Wednesday, 1 January 2014
Importance of the Software Testing Phase in Systems Development Life Cycle (SDLC)
Types of Testing Procedures
Testing software can benefit a company in more ways than can be imagined. Once the software developers' commitments towards testing have been realized, they should begin to explore what testing really incorporates. The testing process is a system of its own and requires time, effort and patience. Furthermore, the software developers should be qualified enough to tell when the respective component of a software should be cleared or when it needs more time to assess. Therefore, the testing process has to be comprehensive and conclusive. Here are some of the most crucial phases of the testing process that leading companies around the world can use to good effect:
Phase-Oriented Testing- This testing process evolves along with the software. The nature of a phase-driven testing process changes with the development of the software and the progress of the project. The smaller components of the software as well as the entire software system are checked for anomalies. Phase oriented testing process has the following salient features:
1. Unit testing- in this phase, the smaller components of the software are tested before they can be amalgamated together to form the bigger system.
2. Integration testing- this is the phase where the amalgamated units are examined in behaviour, functioning and compatibility so that it can be determined if they can all co-exist in harmony.
3. System testing- This process tests the amalgamated software in relation to the overall system it supports.
Goal-Oriented Testing- In this testing process, what is most important to the software team is the reason why the testing process is necessary and why it is being conducted.
These reasons fall in the following four categories:
A. Requirements- Requirement driven testing ensures that all the requirements defined and listed by the client have been met. By constructing test cases, all the requirements are reviewed at least one time before the software is forwarded for final approval. In general, software developers take the help of a custom-designed requirements-test platform so that each requirement can be reviewed with a corresponding test. As of late, testing the software for requirements is a necessary prerequisite for final approval of the software.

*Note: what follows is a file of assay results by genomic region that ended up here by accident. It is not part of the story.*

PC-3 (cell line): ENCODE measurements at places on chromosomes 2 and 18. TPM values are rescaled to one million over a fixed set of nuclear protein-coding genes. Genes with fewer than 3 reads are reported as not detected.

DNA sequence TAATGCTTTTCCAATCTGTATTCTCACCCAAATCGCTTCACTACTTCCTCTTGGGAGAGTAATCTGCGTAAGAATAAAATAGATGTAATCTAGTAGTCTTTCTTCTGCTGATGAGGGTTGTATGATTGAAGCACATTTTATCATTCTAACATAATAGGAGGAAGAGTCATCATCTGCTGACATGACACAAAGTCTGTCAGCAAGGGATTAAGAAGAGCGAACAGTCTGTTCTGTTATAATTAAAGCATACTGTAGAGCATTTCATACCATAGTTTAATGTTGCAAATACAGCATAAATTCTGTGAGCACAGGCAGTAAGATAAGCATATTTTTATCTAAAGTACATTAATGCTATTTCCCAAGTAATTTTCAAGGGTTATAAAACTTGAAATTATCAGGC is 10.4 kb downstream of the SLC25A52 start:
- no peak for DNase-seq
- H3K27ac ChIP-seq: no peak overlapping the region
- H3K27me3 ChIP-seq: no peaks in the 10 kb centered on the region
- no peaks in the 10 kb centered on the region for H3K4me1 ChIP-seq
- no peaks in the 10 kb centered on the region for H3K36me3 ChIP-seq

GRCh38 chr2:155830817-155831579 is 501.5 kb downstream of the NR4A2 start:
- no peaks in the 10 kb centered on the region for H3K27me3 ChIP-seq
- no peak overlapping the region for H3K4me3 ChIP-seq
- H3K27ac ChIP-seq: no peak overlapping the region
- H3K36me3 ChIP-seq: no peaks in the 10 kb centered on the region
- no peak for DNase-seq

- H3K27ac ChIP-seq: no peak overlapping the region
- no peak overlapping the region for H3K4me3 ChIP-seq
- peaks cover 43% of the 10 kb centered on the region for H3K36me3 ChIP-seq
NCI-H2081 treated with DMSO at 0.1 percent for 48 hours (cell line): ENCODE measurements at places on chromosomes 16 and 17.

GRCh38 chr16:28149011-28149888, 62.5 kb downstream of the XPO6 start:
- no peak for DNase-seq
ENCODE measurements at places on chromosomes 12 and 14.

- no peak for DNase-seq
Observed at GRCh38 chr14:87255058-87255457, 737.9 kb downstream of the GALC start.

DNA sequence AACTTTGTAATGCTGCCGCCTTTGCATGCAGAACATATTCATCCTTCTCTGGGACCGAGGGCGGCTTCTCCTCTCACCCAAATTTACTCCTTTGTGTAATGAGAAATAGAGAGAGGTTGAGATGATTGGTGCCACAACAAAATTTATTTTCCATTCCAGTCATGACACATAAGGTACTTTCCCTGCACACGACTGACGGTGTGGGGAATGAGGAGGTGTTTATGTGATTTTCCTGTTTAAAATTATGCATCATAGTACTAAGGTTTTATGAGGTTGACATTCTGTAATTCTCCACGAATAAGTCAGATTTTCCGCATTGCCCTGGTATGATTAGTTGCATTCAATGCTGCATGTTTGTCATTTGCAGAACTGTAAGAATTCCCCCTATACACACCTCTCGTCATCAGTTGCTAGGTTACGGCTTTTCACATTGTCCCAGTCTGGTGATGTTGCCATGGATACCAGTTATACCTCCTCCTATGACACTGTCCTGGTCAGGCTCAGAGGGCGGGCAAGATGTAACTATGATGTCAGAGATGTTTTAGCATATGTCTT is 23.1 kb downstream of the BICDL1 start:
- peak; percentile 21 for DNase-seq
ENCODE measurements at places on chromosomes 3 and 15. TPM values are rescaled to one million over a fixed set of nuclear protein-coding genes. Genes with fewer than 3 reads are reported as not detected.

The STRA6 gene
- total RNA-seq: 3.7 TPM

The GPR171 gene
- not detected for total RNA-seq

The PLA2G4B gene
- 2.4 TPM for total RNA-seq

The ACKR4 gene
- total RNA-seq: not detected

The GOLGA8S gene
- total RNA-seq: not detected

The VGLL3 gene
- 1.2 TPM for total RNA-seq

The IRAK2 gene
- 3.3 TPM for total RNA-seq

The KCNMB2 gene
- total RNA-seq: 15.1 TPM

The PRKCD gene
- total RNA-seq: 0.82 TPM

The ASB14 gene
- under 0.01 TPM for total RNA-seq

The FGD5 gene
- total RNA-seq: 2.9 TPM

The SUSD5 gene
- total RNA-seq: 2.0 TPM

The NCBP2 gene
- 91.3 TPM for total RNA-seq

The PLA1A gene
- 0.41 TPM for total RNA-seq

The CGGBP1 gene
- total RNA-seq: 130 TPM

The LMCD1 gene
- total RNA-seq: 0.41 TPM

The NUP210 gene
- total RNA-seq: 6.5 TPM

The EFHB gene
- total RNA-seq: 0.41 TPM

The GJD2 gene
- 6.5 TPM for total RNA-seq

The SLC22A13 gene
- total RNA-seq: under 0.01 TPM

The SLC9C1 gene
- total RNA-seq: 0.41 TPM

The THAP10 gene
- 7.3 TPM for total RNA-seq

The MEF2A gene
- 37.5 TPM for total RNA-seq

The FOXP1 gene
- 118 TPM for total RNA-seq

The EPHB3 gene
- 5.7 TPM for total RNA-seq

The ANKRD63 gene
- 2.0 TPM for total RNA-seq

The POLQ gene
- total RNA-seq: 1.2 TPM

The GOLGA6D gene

B. Structure- The logical structure of software also plays a crucial role in defining its behaviour. Therefore, software developers construct appropriate test cases that allow them to scrutinize the logical structure of the developed software. Although requirements-driven testing and structure-driven testing share strikingly similar characteristics, they do not supplement each other and are not interchangeable. Elaborate structure-testing usually involves careful examination of 70 percent of the logical structure of software although a higher examination rate of 95 percent can also be achieved with ease.
C. Stats- As the name suggests, stats testing requires comprehensive testing of all the facets of software so that a detailed report or log can be generated on its performance. This log records a wide range of statistical data represents how many times a particular component of a software malfunctioned or how frequently the software encountered a certain problem. The advantage of maintaining a log is that it serves as evidence to convince the customer that the software underwent comprehensive testing. In fact, stats-testing is the only method that actually successfully convinces the customer that the software is complete for dependable use.
D. Risk- Risk-driven testing is generally used for critical software. It involves subjecting the software to tests until the testers are convinced that it will pass all worst-case scenarios. The software developers also maintain a logged analysis of the highest risk occurrences. In the next phase, the software is forwarded for inspection so that it can be determined the frequency and regularity of its contributions to discovered risks. A final comprehensive testing of the software is then carried out.
Selecting which process to adopt when testing the software for anomalies is more a matter of choice than a decision as both have their pros and cons. In the end, it is only important to consider what aspects of the software need a more thorough examination. Once the software developers have successfully identified the various components of the software that require more careful scrutiny, the appropriate method may be selected.
Author: Bernard Shorthouse